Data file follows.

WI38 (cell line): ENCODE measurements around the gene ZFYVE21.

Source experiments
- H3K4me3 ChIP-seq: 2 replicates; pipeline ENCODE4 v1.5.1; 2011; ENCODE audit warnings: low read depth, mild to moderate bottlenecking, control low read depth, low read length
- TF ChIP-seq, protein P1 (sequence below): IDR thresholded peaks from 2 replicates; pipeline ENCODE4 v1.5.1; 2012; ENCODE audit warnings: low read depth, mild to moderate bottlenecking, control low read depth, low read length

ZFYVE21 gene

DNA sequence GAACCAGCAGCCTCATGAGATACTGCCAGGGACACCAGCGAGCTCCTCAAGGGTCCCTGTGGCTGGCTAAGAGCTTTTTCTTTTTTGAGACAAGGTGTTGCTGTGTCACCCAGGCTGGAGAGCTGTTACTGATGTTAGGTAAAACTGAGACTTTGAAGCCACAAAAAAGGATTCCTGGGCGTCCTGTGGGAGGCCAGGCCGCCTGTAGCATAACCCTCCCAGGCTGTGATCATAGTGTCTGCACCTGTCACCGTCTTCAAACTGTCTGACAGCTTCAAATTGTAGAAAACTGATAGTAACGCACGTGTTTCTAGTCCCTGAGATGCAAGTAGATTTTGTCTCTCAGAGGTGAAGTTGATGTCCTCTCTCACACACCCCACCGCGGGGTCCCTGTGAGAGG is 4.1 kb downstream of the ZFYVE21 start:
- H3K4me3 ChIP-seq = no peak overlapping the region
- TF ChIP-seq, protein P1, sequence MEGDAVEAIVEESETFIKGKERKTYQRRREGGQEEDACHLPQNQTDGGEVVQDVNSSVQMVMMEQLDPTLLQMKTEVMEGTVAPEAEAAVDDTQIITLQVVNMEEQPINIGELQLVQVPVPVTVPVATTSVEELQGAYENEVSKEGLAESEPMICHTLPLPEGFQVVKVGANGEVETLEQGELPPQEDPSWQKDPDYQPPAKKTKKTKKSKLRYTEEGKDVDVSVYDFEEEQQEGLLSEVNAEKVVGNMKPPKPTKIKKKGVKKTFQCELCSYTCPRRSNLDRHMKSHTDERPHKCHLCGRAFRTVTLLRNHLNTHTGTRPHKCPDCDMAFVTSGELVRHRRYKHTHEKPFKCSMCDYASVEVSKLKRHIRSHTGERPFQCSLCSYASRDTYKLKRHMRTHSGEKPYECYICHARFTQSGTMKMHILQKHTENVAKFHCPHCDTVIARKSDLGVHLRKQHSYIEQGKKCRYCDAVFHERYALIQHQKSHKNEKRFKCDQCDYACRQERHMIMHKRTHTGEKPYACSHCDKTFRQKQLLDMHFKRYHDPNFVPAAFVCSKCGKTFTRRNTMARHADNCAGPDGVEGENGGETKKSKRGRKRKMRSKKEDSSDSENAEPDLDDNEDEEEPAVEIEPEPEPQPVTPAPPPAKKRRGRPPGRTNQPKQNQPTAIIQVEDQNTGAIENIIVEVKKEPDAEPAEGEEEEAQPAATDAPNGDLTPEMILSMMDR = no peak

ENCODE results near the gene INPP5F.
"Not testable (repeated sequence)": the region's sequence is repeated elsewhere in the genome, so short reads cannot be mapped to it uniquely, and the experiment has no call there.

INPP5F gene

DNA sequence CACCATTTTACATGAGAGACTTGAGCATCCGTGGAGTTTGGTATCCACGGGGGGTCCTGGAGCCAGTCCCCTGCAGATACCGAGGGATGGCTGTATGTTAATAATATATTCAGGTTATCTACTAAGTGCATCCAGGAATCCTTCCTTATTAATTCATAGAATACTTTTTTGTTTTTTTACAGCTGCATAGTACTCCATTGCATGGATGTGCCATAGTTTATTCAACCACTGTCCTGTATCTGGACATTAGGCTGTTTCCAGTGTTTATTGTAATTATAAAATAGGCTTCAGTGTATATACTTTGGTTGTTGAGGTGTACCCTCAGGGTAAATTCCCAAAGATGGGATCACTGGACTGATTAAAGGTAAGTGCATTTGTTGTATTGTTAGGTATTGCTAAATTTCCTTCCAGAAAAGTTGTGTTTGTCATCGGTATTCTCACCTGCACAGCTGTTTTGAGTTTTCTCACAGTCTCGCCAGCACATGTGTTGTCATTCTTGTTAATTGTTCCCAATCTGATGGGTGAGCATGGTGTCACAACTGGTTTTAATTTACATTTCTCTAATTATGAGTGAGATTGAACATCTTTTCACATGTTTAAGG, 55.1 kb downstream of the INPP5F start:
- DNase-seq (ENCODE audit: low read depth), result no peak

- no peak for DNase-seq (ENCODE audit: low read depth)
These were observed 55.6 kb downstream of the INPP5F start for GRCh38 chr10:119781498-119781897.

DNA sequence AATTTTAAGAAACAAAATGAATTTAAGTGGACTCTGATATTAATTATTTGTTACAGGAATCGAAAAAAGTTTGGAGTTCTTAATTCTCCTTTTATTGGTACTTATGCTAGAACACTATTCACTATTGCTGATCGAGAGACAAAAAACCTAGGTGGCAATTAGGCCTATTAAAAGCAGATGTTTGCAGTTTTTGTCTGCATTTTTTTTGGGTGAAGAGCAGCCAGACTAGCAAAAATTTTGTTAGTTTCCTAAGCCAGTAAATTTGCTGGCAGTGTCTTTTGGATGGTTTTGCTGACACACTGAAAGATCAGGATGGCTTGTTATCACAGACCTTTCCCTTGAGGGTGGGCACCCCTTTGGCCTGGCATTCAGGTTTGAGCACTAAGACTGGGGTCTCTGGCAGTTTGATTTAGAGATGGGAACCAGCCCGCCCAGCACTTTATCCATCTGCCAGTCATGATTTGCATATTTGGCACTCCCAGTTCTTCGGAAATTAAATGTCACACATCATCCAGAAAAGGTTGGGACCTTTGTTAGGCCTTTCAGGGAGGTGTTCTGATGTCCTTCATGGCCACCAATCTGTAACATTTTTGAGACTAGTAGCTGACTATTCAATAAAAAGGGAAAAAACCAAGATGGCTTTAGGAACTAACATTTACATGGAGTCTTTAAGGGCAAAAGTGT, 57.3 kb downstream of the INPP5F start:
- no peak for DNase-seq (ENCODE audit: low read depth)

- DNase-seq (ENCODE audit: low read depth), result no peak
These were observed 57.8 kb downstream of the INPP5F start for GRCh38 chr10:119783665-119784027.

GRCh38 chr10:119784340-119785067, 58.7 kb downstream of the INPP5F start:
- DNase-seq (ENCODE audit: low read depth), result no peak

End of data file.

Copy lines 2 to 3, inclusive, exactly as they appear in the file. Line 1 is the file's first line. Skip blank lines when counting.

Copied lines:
Source experiments
- H3K4me3 ChIP-seq: 2 replicates; pipeline ENCODE4 v1.5.1; 2011; ENCODE audit warnings: low read depth, mild to moderate bottlenecking, control low read depth, low read length